Focus turns to elective conference as Zuma dodges another bullet

President Jacob Zuma waves during the ANC policy conference in Johannesburg. (Themba Hadebe, AP)
President Jacob Zuma waves during the ANC policy conference in Johannesburg. (Themba Hadebe, AP)

Johannesburg – Even though President Jacob Zuma survived the no confidence vote, political noise will persist leading up to the ANC elective conference in December, which may put pressure on the rand, said an economist.

On Tuesday a total of 177 MPs voted in favour of the motion of no confidence with 198 against it.

The rand lost the gains it had made leading up to the vote. It has since stabilised, said  Old Mutual Investment Group Economist, Tinyiko Ngwenya. The vote has only managed to remove short term uncertainty and all eyes are on the upcoming ANC elective conference.

Professor Jannie Rossouw, head of the School of Economic and Business Science at Wits University, told Fin24 that the narrow margin by which the Zuma-faction won the vote shows that the president’s power grip on the ANC is slipping. Rossouw said this could mean that Zuma’s influence on the ANC’s succession battle may be limited.

Sanisha Packirisamy, economist at MMI Investments and Savings, said that the focus is now on the elective conference. "With a more significant number of ANC members likely voting in favour of the motion this time around (relative to the past motion of no confidence votes), the results show that there is an escalating internal conflict within the ruling party, which could play a significant role in the December 2017 NEC outcome.”

Economic outlook

Ngwenya pointed out that political uncertainty remains a key concern of ratings agencies. This impacts confidence and ultimately the economy. South Africa has not been experiencing the benefits other emerging economies have following the recovery of the global economy, she explained.

Rossouw added that Zuma retaining his position has not done anything to remove any downgrade risks.

Ngwenya said the economy is still bond-friendly, with inflation expectations drifting lower. Investors would likely choose to invest in short-term and long-term bonds due to political uncertainty, the economy and ratings outcomes. “The global economy and weak dollar should, however, still be supportive of the rand,” she said.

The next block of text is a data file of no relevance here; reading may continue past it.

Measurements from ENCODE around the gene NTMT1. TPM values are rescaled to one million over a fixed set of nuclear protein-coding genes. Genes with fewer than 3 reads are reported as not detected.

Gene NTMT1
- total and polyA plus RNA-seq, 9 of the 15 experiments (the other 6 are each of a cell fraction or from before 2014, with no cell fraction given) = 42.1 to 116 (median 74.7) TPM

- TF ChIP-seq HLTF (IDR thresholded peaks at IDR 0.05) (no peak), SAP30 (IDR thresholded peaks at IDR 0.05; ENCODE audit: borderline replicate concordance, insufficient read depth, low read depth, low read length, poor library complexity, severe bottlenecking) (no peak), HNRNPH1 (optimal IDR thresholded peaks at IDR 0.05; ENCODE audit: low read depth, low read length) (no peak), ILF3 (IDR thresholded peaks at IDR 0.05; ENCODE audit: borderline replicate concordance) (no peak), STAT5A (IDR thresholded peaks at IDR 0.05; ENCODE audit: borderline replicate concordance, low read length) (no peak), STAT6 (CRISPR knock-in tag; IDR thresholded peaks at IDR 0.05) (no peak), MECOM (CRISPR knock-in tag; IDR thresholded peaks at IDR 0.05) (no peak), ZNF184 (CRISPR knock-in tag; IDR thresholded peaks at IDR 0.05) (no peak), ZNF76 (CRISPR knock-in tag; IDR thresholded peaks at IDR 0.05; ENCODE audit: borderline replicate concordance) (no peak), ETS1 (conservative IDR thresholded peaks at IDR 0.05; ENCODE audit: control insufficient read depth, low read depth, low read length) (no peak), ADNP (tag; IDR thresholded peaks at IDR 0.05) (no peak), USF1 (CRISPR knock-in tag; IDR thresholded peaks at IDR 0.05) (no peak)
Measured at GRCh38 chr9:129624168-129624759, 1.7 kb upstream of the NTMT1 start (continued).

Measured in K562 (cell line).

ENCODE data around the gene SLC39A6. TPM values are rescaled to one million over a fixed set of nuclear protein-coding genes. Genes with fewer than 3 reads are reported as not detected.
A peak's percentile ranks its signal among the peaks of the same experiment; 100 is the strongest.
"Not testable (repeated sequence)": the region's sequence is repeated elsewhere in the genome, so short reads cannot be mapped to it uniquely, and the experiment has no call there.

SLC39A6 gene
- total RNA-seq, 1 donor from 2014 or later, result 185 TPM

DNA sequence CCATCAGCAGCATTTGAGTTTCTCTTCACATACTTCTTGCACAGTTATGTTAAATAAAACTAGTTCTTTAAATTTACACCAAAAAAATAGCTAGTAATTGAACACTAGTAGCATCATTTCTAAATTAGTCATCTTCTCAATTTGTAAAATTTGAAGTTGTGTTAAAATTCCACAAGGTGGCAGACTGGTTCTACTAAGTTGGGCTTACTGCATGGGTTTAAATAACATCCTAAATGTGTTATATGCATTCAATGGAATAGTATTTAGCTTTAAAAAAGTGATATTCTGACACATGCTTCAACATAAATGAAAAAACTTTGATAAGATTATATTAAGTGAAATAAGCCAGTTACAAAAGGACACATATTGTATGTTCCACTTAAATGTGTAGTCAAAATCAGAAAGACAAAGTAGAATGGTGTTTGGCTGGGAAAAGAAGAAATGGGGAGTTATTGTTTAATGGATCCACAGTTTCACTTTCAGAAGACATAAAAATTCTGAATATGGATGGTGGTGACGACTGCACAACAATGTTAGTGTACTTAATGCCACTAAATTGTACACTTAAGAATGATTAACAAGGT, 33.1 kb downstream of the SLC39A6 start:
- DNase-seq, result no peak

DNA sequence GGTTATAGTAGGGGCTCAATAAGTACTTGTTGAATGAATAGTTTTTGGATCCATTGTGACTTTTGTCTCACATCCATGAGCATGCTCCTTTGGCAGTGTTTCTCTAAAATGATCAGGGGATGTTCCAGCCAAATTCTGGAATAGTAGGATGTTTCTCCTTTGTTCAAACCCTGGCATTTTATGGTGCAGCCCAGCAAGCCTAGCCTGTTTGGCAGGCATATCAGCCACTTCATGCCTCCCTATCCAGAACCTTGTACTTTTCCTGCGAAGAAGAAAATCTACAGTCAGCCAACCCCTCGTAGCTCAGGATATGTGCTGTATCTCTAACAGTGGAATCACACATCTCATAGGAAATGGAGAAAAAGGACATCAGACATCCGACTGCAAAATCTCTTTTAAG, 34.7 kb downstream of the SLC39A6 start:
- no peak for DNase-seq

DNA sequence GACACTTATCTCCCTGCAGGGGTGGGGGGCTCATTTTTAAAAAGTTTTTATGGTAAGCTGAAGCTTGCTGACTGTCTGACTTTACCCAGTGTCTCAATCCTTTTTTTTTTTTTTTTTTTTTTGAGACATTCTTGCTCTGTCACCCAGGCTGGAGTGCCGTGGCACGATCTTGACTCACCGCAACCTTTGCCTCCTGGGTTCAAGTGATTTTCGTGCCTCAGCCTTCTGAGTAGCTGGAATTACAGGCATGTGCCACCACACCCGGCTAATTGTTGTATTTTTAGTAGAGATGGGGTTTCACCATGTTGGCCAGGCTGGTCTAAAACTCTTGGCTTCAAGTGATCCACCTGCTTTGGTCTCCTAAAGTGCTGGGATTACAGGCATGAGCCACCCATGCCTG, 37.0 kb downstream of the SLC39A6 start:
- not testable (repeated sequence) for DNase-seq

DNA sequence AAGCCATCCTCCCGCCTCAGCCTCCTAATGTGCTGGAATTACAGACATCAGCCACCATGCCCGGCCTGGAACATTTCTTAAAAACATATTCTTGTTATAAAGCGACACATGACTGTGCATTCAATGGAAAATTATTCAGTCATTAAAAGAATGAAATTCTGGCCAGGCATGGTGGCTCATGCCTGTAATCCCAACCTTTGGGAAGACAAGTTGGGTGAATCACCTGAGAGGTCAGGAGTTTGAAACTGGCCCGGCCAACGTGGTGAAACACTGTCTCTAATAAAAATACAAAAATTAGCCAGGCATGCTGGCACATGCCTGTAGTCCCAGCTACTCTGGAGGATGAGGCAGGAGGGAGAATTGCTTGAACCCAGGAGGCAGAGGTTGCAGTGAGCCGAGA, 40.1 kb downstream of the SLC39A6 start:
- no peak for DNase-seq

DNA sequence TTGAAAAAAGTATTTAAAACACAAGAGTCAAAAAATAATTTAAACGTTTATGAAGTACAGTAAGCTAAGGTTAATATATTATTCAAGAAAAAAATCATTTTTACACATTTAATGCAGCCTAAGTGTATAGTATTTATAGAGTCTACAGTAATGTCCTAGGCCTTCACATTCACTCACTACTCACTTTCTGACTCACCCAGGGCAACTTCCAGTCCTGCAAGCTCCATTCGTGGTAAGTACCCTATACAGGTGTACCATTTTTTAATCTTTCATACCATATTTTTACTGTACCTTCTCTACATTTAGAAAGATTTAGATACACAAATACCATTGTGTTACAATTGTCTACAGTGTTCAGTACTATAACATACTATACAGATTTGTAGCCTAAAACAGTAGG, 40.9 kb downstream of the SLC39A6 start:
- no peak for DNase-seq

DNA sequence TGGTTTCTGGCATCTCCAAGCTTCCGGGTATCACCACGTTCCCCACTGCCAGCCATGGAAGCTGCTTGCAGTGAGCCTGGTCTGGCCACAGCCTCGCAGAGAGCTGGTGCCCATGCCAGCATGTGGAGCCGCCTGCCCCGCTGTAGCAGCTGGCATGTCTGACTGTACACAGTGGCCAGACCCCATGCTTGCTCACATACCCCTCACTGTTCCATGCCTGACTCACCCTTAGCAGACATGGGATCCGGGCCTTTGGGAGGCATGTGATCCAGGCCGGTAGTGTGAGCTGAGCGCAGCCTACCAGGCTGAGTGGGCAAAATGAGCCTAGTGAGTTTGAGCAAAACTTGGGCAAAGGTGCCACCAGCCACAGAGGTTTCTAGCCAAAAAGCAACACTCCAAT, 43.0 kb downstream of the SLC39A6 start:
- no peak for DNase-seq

Old Mutual still expects further rate cuts, one before the end of the year and two more in 2018. Ngwenya said that the growth challenges would not have been alleviated by the removal of the president.

Business Unity South Africa (BUSA) is concerned about the economic impact the political uncertainty will have.

“Political uncertainty is compounding the challenges facing South Africa. The economy is in recession, is bleeding thousands of jobs across the many sectors of industry and there is a significant increase in corruption and maladministration, with strong warning bells coming from the recent sovereign credit rating downgrades,” said BUSA chief executive Tanya Cohen.

Ngwenya said it is important for investors not to be distracted by “short-term” noise and consider their financial plans are aligned to long-term goals. Diversifying asset classes is important during such times of uncertainty.

SUBSCRIBE FOR FREE UPDATE: Get Fin24's top morning business news and opinions in your inbox.

Read Fin24's top stories trending on Twitter:

Brent Crude
All Share
Top 40
Financial 15
Industrial 25
Resource 10
All JSE data delayed by at least 15 minutes morningstar logo
Company Snapshot
Voting Booth
Do you think it was a good idea for the government to approach the IMF for a $4.3 billion loan to fight Covid-19?
Please select an option Oops! Something went wrong, please try again later.
Yes. We need the money.
11% - 929 votes
It depends on how the funds are used.
74% - 6238 votes
No. We should have gotten the loan elsewhere.
15% - 1283 votes